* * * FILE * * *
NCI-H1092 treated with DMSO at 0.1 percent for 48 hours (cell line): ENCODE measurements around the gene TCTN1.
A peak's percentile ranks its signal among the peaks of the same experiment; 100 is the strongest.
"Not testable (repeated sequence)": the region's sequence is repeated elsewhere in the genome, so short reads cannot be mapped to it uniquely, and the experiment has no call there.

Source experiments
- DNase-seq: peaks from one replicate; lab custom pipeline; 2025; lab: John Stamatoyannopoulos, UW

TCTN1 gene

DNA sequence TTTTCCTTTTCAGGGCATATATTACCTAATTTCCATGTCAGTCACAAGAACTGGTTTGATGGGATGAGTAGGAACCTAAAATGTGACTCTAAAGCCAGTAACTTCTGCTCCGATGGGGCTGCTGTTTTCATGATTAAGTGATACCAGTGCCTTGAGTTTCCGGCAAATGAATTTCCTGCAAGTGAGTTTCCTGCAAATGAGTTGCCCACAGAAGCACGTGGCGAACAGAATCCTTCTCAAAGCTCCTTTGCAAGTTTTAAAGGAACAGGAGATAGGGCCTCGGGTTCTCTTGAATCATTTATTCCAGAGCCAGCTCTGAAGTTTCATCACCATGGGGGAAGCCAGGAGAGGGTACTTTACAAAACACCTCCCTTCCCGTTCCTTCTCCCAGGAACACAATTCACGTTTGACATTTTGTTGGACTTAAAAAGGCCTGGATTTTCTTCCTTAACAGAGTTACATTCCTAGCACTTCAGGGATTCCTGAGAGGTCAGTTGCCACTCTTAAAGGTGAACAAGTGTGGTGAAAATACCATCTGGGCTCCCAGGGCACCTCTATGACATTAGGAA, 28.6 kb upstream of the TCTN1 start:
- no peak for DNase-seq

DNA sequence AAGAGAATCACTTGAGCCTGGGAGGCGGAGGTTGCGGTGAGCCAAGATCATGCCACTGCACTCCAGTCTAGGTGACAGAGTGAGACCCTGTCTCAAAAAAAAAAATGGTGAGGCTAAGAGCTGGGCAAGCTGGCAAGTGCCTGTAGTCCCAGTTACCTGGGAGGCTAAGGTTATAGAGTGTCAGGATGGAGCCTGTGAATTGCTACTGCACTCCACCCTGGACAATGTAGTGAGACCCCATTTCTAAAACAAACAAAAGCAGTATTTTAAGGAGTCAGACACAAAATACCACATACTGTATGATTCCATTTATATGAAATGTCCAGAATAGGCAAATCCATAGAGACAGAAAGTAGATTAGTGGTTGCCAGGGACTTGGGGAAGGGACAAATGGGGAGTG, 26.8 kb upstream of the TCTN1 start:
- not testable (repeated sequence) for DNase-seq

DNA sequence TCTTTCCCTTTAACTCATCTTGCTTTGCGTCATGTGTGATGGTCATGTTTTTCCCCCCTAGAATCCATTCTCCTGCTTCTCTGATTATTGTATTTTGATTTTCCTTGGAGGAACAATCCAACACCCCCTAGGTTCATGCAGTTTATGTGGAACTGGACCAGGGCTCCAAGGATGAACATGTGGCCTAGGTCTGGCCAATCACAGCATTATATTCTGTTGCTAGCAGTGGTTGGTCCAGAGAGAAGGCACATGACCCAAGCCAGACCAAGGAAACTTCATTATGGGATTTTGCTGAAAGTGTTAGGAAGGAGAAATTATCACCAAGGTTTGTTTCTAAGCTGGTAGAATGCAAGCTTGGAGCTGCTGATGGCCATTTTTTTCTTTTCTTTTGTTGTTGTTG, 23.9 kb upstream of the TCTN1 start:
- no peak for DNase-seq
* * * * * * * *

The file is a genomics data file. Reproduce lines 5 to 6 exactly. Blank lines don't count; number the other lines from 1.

- DNase-seq: peaks from one replicate; lab custom pipeline; 2025; lab: John Stamatoyannopoulos, UW

TCTN1 gene